GREENVILLE – Marilyn Robbins has a wealth of information about Annie Oakley and has written five books about Annie Oakley’s life.
Robbins’ interest in Oakley happened many years ago when she became a volunteer at the Garst Museum in Greenville and wanted to increase her knowledge about Oakley’s life to be able to share it with visitors to the museum. Before long, she was researching Annie Oakley’s life and writing books to share her expanded knowledge with others.
The first book Robbins wrote was an autobiography of Oakley. She researched the files at the museum and came across a lot of information about Oakley’s life that many others never had access to.
The second book she wrote was about the personal letters from sisters, nieces and Oakley’s mother. The third book was based on the many sympathy letters that were sent to Frank E. Butler, Oakley’s husband, after she passed away. The letters came from all over, from local folks and prominent people. Despite being 10 years older than Oakley, they died 18 days apart in April of 1926.
The last book Robbins wrote was a scrapbook of Oakley’s life – consisting of many items from the Cody Museum – such as newspaper clippings, funny tidbits and other humorous stories of Oakley and Butler. Robbins thought it was a good to have an uplifting book after the book of sympathy letters that focused on the sadness that was felt after their death because Oakley and Butler had full and fun lives.
In all, Robbins has written five books on the life of Annie Oakley and donated them to the library at Brethren Retirement Community. Anyone who would like to purchase Robbins’ books may do so on eBay or can find them in the gift shop at the Garst Museum in Greenville.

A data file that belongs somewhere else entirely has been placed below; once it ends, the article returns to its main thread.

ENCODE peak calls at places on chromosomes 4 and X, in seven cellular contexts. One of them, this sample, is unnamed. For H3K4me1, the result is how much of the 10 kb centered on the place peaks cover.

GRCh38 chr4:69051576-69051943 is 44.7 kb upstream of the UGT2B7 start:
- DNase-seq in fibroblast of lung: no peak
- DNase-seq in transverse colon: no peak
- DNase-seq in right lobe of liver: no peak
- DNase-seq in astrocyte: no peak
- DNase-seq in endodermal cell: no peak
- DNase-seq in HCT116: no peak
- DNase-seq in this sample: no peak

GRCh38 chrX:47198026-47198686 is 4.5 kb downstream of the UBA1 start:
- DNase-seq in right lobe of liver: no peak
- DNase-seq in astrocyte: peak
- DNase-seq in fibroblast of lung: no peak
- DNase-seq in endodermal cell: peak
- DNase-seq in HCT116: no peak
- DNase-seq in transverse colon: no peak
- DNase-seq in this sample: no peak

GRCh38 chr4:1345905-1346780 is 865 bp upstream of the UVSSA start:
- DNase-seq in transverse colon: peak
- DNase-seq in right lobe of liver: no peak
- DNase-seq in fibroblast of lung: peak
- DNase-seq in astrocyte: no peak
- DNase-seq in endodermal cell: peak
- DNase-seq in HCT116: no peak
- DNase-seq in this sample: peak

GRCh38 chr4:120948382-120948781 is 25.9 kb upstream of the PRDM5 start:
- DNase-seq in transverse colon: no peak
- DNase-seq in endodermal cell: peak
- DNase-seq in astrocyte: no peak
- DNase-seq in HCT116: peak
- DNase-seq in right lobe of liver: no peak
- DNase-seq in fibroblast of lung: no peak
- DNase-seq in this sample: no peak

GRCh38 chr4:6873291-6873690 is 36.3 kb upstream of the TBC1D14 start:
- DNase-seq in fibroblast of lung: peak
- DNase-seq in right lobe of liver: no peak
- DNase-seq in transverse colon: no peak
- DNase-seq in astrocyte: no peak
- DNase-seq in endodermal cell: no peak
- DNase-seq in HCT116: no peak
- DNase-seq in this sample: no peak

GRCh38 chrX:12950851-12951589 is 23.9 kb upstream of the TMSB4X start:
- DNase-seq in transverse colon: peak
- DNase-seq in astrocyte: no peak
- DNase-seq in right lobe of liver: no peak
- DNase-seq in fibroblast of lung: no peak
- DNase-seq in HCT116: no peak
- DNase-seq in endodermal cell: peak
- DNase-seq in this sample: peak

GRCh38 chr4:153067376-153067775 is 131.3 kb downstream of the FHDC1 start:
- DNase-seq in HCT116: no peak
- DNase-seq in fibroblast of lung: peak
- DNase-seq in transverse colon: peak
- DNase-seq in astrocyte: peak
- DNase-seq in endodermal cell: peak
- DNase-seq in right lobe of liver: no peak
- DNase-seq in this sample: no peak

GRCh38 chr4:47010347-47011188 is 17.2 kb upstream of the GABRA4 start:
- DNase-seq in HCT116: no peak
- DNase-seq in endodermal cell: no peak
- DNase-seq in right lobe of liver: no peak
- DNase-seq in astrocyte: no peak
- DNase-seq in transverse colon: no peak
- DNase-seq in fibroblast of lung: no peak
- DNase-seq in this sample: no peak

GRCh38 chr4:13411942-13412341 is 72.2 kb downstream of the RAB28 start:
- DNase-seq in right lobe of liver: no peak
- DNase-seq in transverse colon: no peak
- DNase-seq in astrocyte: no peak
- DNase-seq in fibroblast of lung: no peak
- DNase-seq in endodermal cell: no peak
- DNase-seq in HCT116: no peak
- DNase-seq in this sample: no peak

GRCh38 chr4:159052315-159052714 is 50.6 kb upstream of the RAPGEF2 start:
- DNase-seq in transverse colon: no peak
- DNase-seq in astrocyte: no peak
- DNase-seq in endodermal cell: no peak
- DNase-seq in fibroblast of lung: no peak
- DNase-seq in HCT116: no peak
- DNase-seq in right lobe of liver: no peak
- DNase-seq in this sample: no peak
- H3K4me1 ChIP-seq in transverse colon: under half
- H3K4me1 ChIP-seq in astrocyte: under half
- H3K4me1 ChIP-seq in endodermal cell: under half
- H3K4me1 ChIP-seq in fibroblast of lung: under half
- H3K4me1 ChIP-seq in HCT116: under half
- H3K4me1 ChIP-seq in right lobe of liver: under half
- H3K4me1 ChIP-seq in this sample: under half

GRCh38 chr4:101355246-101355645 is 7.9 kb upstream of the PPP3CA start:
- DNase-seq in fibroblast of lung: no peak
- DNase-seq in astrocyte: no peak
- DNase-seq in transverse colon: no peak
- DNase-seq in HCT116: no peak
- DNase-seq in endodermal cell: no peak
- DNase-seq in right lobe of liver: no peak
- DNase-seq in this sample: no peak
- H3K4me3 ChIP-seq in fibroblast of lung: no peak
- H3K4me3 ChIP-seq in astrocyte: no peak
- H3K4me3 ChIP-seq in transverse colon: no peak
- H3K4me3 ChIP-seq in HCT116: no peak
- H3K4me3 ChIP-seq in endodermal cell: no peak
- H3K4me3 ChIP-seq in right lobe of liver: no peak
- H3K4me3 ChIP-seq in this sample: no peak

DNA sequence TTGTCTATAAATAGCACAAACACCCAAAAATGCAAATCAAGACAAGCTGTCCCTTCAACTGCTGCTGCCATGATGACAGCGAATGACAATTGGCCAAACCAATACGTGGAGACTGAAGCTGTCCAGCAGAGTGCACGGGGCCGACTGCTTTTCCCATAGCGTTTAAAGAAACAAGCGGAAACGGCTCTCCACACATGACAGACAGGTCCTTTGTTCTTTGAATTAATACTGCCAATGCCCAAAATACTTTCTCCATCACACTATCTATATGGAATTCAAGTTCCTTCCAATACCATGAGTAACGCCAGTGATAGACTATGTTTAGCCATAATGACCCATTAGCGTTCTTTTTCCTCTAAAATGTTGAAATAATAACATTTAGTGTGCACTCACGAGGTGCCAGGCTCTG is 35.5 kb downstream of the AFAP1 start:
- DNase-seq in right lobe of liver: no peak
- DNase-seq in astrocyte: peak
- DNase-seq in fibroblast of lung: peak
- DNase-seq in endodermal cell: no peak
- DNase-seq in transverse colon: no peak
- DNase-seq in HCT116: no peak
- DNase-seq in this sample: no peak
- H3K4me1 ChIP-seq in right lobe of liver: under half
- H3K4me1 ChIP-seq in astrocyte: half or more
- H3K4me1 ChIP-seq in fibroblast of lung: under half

The books started out being a fundraiser to benefit Garst Museum. In the beginning, Robbins paid for the all the printing and donated the proceeds. Today, her first book in in the sixth printing, and the museum handles the details and cost.
Robbins said despite Oakley’s fame, when she died her estate was only worth about $42,000. Oakley was a very generous lady and enjoyed helping people in need and worthy causes. Robbins was surprised to learn from Brethren Retirement Community that Annie Oakley was one of its early donors. In 1910, Oakley donated $5 to Brethren Retirement Community, which was known as the Brethren Home back then.
Despite being retired, and now making her home as a resident at Brethren Retirement Community, Robbins is still following her passion to educate other about Annie Oakley. She is working to get a plaque erected on the home at 225 E. Third St. to indicate Oakley died in that home.